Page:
Still, we can’t deny that the original trilogy willingly follows the Campbellian template, and that that’s how it ends up being the story of a young white man becoming a Nietzschean übermensch by claiming his—of course—inherited powers. This right to power is passed through blood — midi-chlorian rich blood, father to son. It’s a story that ends up being uncomfortably close to the Nazi heroic ideal: the original movie depicts, to quote Moorcock’s essay again, “quasi-children, fighting for a paternalistic authority, [who] win through in the end and stand bashfully before the princess while medals are placed around their necks.”

The prequel trilogy, which I have praised for its subtle anti-bellicism before, doesn’t fare much better if we look at its two sides through this new lens. The Clone Wars are a manufactured conflict that is fought exclusively for the interests of dark monastic cults and capitalist juggernauts. The common man doesn’t even need to fight in the Clone Wars because the elites, the Force-strong demigods that actually rule the galaxy, have created their own myrmidons of metal and cloned flesh. The galactic population is limited to feeling passivity and awe in a war reduced to mere spectacle — and of course to dying off-screen as collateral damage. War is presented as unequivocally wrong — yet the sides in conflict are even more corrupt and tyrannical than the ones seen in the original trilogy. The prequels drop all pretenses and should be praised for this sincerity: the Jedi Knights that Luke revered in the first trilogy are shown as politically powerful, unmistakeably aristocratic, completely unaccountable, and apparently more than willing to remove a democratically-elected leader from power over differences of faith (what are Jedi and Sith if not two different cults of one single religion?). Look at how casually the Jedi discuss the fate of the whole galaxy from high atop their tall spires! Look at how Darth Sidious and Darth Maul do exactly the same thing! The clones marching by the Jedi’s side wear the famous white of the future fascistic enforcer, perhaps because that’s what they always have been. And this portrayal is not accidental.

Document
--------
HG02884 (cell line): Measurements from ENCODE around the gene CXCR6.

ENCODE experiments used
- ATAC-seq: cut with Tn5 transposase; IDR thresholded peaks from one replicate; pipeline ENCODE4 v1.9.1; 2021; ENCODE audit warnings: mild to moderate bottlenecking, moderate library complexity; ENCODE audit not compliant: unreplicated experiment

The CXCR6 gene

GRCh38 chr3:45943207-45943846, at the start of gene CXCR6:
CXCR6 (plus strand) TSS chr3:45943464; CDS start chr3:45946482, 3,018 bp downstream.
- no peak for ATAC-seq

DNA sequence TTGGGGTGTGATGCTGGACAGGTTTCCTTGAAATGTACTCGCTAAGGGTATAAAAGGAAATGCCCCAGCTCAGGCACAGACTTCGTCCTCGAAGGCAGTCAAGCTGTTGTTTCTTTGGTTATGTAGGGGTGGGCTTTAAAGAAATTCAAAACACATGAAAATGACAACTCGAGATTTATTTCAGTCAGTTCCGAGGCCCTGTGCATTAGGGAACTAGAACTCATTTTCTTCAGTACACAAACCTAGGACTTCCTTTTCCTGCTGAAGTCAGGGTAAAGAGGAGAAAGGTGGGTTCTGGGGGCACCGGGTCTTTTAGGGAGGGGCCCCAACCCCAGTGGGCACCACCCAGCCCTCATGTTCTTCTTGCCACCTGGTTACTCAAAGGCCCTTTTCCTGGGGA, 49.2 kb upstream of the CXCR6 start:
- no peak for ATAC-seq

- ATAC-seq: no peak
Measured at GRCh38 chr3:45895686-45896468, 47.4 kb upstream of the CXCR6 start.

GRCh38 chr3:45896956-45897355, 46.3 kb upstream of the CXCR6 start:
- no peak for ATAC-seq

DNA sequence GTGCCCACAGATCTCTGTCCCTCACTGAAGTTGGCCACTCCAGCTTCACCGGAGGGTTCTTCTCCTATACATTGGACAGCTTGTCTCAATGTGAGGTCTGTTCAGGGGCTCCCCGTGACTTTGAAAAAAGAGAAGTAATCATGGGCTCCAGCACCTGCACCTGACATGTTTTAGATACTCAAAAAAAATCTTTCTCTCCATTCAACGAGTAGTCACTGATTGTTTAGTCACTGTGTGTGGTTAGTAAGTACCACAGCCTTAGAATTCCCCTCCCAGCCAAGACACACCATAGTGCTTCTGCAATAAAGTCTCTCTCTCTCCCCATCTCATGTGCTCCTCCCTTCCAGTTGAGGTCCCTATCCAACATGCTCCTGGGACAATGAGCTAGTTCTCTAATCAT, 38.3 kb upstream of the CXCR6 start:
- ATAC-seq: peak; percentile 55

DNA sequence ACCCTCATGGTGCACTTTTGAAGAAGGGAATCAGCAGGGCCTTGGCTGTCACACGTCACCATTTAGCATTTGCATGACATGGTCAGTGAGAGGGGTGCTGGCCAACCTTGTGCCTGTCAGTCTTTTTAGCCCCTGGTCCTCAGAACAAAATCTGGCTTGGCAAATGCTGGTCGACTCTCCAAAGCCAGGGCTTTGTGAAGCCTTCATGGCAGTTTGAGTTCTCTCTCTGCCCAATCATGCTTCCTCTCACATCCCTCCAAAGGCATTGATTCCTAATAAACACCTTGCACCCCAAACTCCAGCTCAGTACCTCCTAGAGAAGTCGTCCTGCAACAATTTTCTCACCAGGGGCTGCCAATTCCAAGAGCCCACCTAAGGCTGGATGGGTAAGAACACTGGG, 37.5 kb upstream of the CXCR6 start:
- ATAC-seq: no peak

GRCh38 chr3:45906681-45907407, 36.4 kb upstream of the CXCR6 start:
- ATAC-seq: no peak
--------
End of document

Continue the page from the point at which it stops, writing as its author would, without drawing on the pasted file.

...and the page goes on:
Iden Versio and homegrown fascism

But why would Star Wars focus that much on the multiple faces of fascism? Is Michael Moorcock right when he says that Star Wars unconsciously extends a dangerous fascist message? Is Matt Miller right when he says that anti-fascism is at the core of the saga? Or is everything just a terrible application of the Rule of Cool? Fascists wear the best uniforms, after all.

Fascism is deeply ingrained into Star Wars, yes, but in my opinion this ugly component is always portrayed as a negative, be it through the Empire’s brutality or through the Jedi’s aristocratic-by-way-of-eugenics cult. I still wouldn’t dare calling Star Wars an anti-fascist fable because its internal politics are too confusing, too meandering, but likewise it’s hard to see it as just a fascist power fantasy unless it’s through the most shallow of analysis. The only thing we can affirm is that fascism is a part of Star Wars: multiple parts of it, actually.